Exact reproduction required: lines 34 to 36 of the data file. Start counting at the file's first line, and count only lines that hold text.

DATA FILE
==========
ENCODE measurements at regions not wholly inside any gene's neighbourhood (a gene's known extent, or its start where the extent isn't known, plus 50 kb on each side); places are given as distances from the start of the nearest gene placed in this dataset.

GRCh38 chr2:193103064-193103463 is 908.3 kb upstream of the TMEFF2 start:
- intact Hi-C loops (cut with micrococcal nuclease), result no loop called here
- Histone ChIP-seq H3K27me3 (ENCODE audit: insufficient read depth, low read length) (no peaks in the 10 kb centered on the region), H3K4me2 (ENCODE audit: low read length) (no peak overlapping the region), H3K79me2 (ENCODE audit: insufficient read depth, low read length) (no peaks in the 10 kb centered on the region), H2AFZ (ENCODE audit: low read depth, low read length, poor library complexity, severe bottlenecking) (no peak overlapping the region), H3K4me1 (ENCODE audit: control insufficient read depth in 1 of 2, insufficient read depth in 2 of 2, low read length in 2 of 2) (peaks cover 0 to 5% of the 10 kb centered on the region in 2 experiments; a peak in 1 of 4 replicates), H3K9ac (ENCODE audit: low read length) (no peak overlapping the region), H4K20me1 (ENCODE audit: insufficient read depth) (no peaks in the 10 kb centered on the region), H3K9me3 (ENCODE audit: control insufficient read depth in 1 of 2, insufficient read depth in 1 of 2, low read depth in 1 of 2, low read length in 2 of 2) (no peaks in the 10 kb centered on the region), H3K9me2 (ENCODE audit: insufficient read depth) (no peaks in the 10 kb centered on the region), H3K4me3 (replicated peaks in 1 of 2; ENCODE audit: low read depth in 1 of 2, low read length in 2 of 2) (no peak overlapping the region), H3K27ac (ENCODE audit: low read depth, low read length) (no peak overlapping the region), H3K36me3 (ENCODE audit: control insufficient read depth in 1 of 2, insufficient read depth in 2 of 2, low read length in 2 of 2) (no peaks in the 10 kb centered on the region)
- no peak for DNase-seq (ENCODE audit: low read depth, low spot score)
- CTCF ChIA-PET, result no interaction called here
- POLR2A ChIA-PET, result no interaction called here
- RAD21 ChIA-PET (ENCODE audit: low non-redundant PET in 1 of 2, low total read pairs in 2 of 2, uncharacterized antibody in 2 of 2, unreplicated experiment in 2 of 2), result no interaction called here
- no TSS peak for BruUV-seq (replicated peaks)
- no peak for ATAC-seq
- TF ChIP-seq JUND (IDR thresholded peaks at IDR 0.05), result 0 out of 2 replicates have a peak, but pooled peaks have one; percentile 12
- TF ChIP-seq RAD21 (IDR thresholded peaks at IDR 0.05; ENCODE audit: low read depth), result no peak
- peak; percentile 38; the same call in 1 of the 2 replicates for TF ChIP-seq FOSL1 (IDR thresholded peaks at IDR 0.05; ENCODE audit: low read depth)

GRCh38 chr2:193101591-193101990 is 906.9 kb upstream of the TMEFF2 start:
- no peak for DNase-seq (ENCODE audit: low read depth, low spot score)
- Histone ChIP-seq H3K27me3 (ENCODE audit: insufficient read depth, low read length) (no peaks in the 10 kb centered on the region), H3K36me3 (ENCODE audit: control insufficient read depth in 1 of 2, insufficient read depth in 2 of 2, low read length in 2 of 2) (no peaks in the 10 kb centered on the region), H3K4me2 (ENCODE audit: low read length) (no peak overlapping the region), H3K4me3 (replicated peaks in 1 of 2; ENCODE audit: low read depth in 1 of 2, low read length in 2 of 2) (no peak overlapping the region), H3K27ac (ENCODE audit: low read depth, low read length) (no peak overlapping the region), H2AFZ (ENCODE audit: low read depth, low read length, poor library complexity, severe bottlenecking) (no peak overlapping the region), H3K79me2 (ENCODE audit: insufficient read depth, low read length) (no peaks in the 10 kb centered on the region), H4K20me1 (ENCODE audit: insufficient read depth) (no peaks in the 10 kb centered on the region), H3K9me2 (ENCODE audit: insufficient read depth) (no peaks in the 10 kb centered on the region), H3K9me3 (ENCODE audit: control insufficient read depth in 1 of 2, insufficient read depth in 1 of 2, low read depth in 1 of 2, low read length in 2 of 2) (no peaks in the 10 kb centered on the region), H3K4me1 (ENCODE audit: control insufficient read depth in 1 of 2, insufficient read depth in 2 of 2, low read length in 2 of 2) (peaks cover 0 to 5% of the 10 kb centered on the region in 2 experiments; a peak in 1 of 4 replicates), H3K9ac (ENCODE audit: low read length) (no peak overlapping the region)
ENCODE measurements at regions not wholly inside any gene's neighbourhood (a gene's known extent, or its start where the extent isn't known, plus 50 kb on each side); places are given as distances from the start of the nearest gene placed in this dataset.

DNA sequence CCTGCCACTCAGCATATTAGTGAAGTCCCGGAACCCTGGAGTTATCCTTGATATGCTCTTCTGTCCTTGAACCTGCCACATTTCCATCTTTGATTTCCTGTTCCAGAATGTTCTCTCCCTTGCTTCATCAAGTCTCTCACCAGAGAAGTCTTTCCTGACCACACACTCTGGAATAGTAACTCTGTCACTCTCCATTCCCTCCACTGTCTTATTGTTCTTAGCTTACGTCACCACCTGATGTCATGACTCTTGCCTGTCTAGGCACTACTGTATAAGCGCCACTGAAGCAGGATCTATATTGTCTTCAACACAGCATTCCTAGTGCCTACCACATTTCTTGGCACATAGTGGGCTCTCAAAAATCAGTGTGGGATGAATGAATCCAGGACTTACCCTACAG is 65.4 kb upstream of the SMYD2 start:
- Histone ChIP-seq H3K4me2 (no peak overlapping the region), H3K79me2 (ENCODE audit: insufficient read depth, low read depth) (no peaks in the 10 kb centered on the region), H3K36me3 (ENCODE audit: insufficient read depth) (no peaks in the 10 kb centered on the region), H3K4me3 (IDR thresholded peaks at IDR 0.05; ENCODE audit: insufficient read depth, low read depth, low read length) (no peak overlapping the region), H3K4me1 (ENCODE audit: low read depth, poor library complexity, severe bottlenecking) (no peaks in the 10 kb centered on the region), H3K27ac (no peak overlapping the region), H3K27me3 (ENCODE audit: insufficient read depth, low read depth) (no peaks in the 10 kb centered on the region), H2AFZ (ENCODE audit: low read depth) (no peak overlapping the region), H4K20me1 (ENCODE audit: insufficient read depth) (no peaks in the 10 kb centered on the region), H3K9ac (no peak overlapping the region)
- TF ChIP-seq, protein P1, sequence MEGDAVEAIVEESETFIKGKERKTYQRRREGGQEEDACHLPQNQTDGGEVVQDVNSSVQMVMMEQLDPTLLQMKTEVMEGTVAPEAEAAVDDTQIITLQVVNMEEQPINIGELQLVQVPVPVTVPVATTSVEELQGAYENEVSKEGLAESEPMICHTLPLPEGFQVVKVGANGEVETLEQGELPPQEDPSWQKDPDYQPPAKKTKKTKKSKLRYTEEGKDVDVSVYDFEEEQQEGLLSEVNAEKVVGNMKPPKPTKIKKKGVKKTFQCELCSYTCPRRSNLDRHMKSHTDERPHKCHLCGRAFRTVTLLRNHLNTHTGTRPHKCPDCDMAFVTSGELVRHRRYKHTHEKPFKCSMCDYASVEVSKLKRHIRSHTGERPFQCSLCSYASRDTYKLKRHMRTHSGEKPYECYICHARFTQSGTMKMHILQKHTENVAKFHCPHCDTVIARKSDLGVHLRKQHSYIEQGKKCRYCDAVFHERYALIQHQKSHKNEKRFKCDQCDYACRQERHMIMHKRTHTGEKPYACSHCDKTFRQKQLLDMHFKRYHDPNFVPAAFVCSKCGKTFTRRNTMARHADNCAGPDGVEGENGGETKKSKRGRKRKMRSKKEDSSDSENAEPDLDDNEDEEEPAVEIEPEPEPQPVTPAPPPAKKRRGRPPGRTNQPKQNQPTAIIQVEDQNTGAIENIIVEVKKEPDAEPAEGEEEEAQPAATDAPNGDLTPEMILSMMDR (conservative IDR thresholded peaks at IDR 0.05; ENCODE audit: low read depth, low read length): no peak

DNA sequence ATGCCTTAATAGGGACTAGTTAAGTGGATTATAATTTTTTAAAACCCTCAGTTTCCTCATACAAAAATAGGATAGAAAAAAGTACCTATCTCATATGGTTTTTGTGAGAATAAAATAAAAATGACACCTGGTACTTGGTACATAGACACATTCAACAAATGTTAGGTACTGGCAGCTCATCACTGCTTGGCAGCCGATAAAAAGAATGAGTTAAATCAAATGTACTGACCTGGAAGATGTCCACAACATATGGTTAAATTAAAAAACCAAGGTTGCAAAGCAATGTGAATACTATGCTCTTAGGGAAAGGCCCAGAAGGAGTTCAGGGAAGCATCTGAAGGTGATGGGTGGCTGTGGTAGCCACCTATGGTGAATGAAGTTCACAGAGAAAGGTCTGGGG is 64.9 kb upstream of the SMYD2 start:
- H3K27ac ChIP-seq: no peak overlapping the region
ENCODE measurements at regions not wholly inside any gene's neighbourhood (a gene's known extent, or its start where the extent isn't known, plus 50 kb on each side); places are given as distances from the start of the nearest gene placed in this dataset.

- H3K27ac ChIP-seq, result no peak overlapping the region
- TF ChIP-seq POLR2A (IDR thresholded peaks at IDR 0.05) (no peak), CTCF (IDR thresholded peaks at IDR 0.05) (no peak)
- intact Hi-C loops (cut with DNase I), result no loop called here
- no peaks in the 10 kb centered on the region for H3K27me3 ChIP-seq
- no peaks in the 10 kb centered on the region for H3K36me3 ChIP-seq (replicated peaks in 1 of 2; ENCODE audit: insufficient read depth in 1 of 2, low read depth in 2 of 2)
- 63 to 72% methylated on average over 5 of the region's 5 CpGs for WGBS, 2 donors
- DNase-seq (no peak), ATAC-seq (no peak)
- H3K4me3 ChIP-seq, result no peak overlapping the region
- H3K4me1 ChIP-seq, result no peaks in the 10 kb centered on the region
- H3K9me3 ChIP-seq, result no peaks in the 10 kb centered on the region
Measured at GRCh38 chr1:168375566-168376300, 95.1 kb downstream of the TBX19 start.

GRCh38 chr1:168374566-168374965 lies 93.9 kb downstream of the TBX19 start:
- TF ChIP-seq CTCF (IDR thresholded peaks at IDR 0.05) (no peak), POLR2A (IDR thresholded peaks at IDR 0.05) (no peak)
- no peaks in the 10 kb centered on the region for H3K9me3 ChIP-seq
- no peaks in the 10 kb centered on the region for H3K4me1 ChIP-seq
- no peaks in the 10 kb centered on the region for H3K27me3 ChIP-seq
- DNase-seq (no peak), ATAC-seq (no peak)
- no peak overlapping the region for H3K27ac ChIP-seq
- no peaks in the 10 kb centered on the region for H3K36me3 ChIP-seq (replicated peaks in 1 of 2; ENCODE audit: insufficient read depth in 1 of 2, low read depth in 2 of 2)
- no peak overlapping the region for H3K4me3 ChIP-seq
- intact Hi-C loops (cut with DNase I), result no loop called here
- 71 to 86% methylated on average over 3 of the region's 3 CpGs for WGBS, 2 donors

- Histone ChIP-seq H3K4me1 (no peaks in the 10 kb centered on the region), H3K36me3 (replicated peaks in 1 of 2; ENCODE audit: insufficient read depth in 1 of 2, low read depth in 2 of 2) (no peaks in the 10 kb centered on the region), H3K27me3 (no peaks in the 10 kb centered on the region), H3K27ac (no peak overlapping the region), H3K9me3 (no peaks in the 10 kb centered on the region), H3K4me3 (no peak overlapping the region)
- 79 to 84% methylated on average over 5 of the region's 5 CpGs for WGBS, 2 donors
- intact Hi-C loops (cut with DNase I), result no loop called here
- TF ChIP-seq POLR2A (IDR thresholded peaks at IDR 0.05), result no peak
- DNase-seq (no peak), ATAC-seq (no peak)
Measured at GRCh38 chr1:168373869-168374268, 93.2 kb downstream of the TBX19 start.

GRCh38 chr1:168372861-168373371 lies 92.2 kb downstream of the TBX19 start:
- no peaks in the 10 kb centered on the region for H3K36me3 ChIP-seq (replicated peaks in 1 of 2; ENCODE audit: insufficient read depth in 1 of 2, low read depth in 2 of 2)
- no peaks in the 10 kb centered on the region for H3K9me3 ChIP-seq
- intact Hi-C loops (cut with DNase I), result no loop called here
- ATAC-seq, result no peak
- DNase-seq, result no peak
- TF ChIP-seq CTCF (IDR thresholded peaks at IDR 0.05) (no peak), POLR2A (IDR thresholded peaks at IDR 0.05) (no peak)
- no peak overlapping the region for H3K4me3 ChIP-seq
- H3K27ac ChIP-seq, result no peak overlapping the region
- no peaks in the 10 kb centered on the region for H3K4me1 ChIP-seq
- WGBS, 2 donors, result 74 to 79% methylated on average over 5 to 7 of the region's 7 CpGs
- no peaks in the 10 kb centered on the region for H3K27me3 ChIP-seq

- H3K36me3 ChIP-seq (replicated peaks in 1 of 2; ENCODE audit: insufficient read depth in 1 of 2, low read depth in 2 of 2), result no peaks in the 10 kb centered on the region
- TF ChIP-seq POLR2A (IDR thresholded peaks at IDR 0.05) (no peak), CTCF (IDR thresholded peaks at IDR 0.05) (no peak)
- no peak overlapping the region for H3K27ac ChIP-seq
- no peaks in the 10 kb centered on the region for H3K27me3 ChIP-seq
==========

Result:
Measured at GRCh38 chr1:168375566-168376300, 95.1 kb downstream of the TBX19 start.

GRCh38 chr1:168374566-168374965 lies 93.9 kb downstream of the TBX19 start:
- TF ChIP-seq CTCF (IDR thresholded peaks at IDR 0.05) (no peak), POLR2A (IDR thresholded peaks at IDR 0.05) (no peak)